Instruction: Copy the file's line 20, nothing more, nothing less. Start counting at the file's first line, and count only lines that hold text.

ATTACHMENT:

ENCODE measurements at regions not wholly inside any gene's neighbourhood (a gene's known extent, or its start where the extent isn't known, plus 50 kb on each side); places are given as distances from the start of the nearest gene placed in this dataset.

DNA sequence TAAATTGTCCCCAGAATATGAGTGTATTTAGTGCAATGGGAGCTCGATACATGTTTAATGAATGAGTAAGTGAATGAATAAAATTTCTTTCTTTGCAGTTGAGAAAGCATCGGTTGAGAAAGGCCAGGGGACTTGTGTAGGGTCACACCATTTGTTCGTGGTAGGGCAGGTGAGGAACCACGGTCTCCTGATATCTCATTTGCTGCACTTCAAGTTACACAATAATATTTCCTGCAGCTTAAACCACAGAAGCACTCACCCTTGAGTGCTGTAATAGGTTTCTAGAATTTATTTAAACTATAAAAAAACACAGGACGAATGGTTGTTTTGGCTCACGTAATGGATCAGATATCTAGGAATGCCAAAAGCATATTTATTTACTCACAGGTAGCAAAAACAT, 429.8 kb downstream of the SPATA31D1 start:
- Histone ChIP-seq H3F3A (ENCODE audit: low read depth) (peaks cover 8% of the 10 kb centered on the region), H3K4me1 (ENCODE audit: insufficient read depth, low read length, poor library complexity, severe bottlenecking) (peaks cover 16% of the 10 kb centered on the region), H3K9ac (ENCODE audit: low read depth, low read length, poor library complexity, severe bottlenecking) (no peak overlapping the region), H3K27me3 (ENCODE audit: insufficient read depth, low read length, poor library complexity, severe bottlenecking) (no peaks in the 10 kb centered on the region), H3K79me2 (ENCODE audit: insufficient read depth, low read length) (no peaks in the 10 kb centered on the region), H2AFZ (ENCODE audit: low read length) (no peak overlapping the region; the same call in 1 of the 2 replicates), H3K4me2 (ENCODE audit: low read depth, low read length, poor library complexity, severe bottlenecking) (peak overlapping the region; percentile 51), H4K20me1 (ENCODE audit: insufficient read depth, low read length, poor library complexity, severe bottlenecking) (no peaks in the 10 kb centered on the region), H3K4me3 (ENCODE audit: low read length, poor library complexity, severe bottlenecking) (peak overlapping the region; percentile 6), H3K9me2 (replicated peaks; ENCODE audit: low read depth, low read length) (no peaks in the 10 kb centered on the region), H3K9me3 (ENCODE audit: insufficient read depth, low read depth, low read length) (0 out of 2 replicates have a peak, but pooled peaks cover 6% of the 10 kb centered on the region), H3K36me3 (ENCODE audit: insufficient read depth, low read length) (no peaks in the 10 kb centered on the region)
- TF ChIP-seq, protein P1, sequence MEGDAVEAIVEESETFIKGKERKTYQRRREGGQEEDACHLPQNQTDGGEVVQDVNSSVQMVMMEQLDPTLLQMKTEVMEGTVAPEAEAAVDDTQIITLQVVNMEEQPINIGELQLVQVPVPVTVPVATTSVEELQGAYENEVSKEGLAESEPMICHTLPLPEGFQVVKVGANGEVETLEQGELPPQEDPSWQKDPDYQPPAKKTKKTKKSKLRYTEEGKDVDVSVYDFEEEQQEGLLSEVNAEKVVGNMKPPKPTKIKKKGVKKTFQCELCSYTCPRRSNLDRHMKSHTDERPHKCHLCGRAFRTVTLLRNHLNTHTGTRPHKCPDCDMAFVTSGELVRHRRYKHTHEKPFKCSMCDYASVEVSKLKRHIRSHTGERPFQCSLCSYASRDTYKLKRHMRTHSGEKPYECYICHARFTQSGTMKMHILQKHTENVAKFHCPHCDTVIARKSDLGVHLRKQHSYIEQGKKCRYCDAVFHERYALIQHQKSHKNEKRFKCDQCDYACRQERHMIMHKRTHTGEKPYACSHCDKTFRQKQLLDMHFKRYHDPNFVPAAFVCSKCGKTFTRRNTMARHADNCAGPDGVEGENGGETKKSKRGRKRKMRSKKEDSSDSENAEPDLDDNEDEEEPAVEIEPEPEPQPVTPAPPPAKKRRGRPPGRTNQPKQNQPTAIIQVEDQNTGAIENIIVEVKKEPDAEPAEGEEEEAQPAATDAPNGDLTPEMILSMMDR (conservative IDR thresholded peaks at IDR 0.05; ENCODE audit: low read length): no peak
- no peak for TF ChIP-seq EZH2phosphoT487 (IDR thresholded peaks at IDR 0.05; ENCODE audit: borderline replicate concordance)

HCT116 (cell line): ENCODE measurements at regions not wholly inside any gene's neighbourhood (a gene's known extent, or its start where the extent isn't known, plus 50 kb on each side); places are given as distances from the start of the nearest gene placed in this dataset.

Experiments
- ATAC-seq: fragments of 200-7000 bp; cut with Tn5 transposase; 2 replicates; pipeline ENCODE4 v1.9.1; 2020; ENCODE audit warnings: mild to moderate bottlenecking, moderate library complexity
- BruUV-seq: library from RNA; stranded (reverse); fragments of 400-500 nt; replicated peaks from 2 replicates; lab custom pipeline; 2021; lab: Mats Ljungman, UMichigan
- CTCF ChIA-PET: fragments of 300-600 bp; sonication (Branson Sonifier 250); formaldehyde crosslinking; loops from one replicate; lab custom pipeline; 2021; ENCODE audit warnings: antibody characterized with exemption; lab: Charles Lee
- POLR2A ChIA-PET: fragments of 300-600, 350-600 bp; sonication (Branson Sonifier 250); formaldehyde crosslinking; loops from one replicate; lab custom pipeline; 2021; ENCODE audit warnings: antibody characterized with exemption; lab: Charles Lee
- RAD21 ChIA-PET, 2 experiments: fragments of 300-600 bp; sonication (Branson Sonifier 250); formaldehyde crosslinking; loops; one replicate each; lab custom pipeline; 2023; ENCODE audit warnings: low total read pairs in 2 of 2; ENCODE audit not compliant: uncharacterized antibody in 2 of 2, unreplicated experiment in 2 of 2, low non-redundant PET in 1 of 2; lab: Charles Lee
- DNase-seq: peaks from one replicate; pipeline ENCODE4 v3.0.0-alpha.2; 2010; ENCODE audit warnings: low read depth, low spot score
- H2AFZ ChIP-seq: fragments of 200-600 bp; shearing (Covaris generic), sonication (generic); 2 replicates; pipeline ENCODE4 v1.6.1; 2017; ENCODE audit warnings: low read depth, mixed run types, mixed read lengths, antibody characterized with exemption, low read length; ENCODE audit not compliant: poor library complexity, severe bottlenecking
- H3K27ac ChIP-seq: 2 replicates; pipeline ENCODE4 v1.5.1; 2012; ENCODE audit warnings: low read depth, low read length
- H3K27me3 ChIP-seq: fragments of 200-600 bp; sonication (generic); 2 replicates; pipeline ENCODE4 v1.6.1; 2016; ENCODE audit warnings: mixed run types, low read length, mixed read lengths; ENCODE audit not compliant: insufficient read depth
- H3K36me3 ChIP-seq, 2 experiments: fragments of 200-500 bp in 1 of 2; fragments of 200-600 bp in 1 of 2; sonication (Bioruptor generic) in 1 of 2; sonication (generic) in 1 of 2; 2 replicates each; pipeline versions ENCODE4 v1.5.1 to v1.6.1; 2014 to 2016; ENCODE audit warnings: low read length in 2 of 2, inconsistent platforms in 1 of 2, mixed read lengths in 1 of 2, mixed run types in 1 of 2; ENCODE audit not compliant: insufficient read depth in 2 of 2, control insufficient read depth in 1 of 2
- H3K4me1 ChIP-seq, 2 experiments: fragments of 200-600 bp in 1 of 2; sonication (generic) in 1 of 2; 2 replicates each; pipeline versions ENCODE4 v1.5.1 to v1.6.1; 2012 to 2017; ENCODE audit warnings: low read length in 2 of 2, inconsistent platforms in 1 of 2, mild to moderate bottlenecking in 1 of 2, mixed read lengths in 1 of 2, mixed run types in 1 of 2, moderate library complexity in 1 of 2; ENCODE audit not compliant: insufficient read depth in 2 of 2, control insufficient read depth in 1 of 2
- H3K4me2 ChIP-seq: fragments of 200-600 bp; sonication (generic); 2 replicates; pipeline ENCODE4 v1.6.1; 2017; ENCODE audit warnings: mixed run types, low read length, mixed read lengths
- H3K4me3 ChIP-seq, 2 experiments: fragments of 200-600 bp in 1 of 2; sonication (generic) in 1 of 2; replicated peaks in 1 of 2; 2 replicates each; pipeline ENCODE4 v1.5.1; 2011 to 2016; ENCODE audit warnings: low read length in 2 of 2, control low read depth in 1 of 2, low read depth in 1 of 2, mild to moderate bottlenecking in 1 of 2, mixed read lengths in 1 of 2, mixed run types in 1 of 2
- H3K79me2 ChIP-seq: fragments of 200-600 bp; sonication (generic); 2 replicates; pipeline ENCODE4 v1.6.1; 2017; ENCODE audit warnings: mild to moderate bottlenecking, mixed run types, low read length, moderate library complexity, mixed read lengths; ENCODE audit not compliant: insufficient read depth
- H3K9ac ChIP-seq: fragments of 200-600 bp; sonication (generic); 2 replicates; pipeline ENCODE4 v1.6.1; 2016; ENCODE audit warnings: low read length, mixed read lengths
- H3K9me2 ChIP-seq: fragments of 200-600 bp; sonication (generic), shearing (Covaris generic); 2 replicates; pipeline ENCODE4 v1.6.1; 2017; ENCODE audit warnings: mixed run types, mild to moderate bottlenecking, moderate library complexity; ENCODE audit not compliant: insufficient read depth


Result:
- H3K4me3 ChIP-seq, 2 experiments: fragments of 200-600 bp in 1 of 2; sonication (generic) in 1 of 2; replicated peaks in 1 of 2; 2 replicates each; pipeline ENCODE4 v1.5.1; 2011 to 2016; ENCODE audit warnings: low read length in 2 of 2, control low read depth in 1 of 2, low read depth in 1 of 2, mild to moderate bottlenecking in 1 of 2, mixed read lengths in 1 of 2, mixed run types in 1 of 2